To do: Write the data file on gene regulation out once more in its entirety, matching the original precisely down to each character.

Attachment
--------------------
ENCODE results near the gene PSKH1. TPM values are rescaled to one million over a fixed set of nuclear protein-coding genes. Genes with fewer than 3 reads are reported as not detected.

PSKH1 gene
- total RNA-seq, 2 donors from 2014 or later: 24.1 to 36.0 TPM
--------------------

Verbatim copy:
ENCODE results near the gene PSKH1. TPM values are rescaled to one million over a fixed set of nuclear protein-coding genes. Genes with fewer than 3 reads are reported as not detected.

PSKH1 gene
- total RNA-seq, 2 donors from 2014 or later: 24.1 to 36.0 TPM